## How to Improve your Trading Strategy using R Multiples | Van Tharp

Measuring in R Multiples just makes sense. Let’s look at a couple of alternatives to investigate this bold statement further.

### Pips

Let’s say you enter 1 lot on EURUSD, and you make 100 pips. Is that good or bad? How do you know? If you risked, say 500 pips, it’s maybe not so good. Remember, pips are only a unit of measure. So they don’t really tell us much about the trade, only that it moved 100 pips in profit.

## Percentage

What about if you entered 1 lot on GBPUSD and it made 2%. Again, profit is nice, but at what risk did you make that 2%. If the SL was 10% and you have a 50% win rate, it won’t be long before the account is empty and you’re left scratching your head.

These basic concepts are missing an essential piece of information, risk. When looking at any trade or trading strategy, you need to consider the risk. Only looking at the returns side of the equation is not enough.

## This is where R Multiples comes in.

If you use R Multiples, you can gain further insight into a trades success with the risk you took to get there.

Using the two examples above. A 100 pip trade using 1 lot on EURUSD with a 500 pip SL is only 0.2R. In comparison, that same 100 pip trade is 1R using a 100 pip SL. The return is the same in pips but very different in R Multiples.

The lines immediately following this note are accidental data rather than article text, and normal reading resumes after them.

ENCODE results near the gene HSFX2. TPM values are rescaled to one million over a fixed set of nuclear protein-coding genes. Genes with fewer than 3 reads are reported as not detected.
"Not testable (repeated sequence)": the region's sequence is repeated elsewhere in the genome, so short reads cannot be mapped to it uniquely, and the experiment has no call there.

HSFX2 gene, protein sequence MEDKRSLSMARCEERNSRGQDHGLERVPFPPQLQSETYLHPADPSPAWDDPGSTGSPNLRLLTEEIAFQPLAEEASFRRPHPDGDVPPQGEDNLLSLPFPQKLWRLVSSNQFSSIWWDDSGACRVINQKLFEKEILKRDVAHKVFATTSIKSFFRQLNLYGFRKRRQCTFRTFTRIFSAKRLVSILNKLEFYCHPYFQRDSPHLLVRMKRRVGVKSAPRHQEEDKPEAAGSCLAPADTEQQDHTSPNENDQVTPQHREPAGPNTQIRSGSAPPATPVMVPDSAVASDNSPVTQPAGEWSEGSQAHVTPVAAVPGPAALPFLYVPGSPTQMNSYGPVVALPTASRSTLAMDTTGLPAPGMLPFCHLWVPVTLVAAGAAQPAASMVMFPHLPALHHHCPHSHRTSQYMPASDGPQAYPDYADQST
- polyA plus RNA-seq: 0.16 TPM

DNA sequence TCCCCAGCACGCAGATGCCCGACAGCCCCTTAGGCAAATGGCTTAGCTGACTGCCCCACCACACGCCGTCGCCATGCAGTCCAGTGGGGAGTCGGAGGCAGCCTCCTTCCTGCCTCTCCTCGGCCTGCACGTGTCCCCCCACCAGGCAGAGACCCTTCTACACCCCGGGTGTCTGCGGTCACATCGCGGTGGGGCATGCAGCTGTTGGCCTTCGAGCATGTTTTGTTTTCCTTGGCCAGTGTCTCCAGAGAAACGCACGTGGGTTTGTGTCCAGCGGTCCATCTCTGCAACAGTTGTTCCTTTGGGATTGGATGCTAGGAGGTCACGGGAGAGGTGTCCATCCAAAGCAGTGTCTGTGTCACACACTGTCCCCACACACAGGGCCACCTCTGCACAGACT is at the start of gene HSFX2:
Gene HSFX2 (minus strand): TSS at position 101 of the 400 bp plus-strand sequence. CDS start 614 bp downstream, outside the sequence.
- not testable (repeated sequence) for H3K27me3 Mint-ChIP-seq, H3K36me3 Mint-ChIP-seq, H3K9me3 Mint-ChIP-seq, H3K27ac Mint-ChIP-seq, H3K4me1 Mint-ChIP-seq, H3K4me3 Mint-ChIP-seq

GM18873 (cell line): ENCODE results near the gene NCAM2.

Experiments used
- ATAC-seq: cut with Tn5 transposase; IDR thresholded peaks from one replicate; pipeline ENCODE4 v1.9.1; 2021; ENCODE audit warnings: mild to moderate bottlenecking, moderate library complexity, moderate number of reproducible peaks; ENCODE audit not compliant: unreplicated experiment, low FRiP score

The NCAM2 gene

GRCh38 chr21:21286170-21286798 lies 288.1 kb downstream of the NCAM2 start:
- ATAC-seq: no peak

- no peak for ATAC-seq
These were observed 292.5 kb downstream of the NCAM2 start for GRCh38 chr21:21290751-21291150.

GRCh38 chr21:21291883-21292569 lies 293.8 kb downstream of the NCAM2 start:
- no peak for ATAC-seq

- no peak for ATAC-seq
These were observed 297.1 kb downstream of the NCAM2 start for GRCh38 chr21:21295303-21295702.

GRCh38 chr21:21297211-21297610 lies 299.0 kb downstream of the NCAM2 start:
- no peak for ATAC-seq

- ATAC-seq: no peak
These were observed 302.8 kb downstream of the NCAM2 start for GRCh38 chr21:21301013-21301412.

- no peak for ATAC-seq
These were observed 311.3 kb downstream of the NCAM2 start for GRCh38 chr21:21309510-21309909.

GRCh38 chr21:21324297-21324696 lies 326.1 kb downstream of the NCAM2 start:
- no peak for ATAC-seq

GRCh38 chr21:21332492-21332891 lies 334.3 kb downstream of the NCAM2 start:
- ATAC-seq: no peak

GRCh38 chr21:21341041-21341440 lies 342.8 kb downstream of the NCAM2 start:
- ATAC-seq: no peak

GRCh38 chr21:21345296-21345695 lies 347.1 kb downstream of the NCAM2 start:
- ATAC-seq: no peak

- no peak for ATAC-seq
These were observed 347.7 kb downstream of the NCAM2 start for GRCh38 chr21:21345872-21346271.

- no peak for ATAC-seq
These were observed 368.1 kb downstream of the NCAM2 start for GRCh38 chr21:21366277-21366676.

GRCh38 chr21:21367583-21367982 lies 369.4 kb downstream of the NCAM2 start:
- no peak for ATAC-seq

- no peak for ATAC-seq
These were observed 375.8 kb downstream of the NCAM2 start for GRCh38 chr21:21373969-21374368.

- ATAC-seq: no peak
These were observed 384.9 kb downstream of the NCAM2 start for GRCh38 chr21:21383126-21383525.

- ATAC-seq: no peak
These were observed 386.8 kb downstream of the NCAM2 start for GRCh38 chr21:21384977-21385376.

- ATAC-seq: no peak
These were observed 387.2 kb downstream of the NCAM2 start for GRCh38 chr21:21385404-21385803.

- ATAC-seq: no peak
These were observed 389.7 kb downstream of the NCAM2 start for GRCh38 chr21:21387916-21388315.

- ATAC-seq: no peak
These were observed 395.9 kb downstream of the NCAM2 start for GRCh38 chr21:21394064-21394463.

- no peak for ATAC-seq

Another consideration is that in the pips example, the risk would equate to \$5,000 (\$10 per lot * 500 pips). In contrast, the risk with a 100 pip SL is \$1,000.

If the trade made 2% with an SL set at 10% in the percentage example, the corresponding R is again 0.2R. If you set the SL at 2%, the corresponding R is 1R. Using R Multiples, you can accurately gauge the risk to achieve a potential return.

The risk of these two percentage example trades would be dependant on your account size, but either way, the risk is five times greater using the 10% SL than the 2% SL. But why is this important?

## And why R Multiples?

Using R Multiples, you can set the lot size of your trade and level the risk across all trades. This allows you to compare two different strategies. It is fair to assume that a strategy that allows more risk could expect to have increased returns. This increased risk doesn’t mean that the more risky strategy is the better one to choose.

The take-home point of this post is that you need to find a way of levelling the playing field when comparing two very different trading strategies. Van Tharp’s R Multiples combined with Van Tharp’s Expectancy achieves this.

Brought to you by Darwinex: UK FCA Regulated Broker, Asset Manager & Trader Exchange where Traders can legally attract Investor Capital and charge Performance Fees.

Risk disclosure:
https://www.darwinex.com/legal/risk-disclaimer

Content Disclaimer: The contents of this video (and all other videos by the presenter) are for educational purposes only, and are not to be construed as financial and/or investment advice.

## The Van Tharp SQN and other performance comparison metrics

The Van Tharp SQN is a trading metric designed to ascertain the quality of a trading strategy. Now, there are many ways to do this. You can use

• Total returns
• Profit Factor
• D-Score
• Risk-reward ratio
• Sharpe ratio
• Win ratio & Avg win/loss
• Max drawdown

The list could go on, but you get the idea, there’s a lot. So what makes The Van Tharp SQN any different or even better than any on the above list. This post looks at the following four metrics and dukes them out against each other.

1. Profit Factor
2. Sharpe Ratio
3. The Van Tharp SQN
4. D-Score

### 1. Profit Factor (PF) = (gross profits/gross loss)